• [1] J. Lepage, Medieval Armies and Weapons in Western Europe: An Illustrated History. Jefferson, N.C. : McFarland & Co., 2005, pp. 133-135.
    • [2] J. Bradbury, The Medieval Siege. Woodbridge. Boydell Press, 1992, pp. 250-265.
    • [3] P.E. Chevedden, “Trebuchet,” Scientific American. Vol. 273, July 1995, pp. 68-69.
    • [4] Trebuchet.com. Internet: http://www.trebuchet​.com, [Oct. 11, 2006].
    • [5] Wikipedia. “Trebuchet.” Internet: http://en.wikipedia.​org/wiki/Trebuchet, [Oct. 11, 2006].
    • [6] M. Denny, “Siege Engine Dynamics” European Journal of Physics. V. 26, n 4, July 2005, p 561-577.
    • [7] Encyclopedia Britannica. (2006, Oct. 12) “Military Technology.” Encyclopedia Britannica. 2006. Encyclopedia Britannica Online. [Online]. Available: http://search.eb.com​/eb/article-57599
    • [8] R. Meyer, “Column One; How Far Can a Piano Fly?” Los Angeles Times (pre-1997 Fulltext), June 1996, pp. 1.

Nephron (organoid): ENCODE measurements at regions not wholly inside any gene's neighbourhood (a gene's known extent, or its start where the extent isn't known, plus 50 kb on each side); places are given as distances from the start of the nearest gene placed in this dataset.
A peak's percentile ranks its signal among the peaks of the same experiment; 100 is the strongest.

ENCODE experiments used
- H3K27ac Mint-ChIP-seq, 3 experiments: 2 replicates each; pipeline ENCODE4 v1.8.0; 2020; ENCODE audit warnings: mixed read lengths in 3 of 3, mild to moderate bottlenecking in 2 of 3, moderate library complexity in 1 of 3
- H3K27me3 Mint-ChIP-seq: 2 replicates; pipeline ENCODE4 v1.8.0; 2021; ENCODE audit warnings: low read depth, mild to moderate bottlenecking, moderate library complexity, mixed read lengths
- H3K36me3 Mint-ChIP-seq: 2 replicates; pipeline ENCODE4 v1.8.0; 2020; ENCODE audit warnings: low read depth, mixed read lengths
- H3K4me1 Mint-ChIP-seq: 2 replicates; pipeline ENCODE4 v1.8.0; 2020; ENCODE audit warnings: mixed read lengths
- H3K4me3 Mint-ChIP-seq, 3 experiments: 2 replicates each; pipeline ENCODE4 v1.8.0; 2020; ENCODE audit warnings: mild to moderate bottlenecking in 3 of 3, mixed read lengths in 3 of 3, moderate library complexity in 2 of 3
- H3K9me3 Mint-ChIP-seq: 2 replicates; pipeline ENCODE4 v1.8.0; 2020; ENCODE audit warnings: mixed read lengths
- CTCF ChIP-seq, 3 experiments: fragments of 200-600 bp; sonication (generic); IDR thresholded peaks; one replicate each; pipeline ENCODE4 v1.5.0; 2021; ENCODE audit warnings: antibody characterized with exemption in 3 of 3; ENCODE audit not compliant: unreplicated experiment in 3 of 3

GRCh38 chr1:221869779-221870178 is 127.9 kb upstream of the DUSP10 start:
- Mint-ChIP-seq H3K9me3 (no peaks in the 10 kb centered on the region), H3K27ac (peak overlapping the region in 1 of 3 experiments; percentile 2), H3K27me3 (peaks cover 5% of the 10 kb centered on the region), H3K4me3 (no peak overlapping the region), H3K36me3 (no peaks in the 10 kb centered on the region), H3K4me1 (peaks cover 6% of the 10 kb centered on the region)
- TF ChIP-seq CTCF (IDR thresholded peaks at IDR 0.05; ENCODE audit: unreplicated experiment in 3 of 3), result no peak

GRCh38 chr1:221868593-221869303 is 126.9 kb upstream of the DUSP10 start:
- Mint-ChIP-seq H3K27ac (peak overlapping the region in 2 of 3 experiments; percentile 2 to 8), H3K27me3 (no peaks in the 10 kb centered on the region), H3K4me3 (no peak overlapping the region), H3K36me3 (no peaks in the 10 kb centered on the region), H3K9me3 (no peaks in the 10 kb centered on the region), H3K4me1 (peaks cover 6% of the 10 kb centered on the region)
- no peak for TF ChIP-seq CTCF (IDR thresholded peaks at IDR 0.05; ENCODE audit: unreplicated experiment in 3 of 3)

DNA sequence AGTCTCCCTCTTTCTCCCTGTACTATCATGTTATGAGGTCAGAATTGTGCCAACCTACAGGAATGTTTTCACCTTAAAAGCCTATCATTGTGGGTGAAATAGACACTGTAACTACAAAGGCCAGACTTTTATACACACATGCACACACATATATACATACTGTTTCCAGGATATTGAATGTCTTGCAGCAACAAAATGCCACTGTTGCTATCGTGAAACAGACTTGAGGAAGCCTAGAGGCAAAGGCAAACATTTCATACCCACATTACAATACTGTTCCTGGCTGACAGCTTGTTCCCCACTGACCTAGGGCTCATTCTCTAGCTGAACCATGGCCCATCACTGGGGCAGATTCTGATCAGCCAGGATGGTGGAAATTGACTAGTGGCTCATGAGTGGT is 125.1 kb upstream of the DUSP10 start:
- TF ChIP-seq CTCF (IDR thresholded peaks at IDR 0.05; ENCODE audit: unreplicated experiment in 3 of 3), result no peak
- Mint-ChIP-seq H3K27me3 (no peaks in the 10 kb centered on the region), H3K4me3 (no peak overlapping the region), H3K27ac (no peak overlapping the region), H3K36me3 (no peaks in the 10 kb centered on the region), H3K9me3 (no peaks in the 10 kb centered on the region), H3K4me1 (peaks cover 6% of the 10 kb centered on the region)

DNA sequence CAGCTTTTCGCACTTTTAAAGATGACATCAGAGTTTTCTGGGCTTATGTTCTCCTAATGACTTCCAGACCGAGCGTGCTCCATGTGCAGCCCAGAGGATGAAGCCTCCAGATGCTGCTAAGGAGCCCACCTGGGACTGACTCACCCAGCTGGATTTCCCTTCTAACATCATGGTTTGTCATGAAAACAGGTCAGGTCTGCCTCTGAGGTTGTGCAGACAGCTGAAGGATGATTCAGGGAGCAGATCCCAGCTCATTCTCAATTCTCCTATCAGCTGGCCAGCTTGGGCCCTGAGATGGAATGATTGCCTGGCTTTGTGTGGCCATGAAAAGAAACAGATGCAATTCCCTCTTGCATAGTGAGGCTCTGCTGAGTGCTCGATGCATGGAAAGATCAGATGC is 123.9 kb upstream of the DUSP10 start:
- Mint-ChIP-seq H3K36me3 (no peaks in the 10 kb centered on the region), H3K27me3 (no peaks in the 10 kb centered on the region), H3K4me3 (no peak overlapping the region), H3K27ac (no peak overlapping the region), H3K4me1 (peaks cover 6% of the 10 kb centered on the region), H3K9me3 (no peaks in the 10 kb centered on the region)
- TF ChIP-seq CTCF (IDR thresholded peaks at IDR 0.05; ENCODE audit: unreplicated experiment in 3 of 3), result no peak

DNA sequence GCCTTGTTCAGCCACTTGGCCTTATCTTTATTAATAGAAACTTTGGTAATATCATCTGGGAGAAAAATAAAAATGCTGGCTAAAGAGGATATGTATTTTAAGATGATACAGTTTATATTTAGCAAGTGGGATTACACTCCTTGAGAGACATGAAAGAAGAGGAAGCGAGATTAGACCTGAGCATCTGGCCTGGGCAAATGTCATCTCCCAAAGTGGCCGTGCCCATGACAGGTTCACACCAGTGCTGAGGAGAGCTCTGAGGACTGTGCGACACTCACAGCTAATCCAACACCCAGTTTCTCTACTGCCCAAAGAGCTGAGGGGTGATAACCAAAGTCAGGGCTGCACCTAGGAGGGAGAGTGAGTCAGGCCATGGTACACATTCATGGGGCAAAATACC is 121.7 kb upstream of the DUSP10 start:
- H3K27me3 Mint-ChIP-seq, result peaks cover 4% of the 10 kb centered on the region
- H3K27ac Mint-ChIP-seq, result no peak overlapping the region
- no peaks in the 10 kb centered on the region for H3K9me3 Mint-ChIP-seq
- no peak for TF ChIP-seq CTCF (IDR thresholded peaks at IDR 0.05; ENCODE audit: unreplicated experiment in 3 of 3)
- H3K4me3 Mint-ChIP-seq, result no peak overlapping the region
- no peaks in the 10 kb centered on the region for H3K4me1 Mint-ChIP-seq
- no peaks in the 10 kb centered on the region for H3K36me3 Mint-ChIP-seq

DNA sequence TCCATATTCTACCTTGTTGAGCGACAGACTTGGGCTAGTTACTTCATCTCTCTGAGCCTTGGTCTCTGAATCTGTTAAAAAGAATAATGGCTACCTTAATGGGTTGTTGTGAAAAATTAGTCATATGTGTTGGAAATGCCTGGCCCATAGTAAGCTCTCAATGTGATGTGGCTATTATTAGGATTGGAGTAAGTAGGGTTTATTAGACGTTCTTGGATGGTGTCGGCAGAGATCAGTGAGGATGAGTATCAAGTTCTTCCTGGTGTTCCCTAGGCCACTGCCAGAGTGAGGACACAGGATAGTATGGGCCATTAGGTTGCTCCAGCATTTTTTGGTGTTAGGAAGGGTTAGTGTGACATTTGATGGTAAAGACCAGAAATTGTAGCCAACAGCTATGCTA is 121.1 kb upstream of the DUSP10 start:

• [9] C. Duffy. Siege Warfare: The Fortress in the Early Modern World, London, Routledge, 1996.
    • [10] D. Moe. “Catapulting Science Into Fun.” The Capital Times (Madison, Wisconsin), Oct. 2006.
    • [11] Ripcords Trebuchet Stuff. Internet: http://www.ripcord.w​s, [Oct. 11, 2006].
    • [12] J. Vaughan. “Ancient Weapon Inspires Student.” The Advertiser (Australia), May 2006.
    • “Ancient and Medieval Siege Weapons: A Fully Illustrated Guide to Siege Weapons and Tactics”. Reference and Research Book News. Portland: May 2006. Vol. 21.
    • [13] History Forum. “Chinese Siege Warfare: Mechanical Artillery & Siege Weapons of Antiquity – An Illustrated History” Internet: http://authors.histo​ryforum.com/liang_ji​eming/chinesesiegewa​rfare>.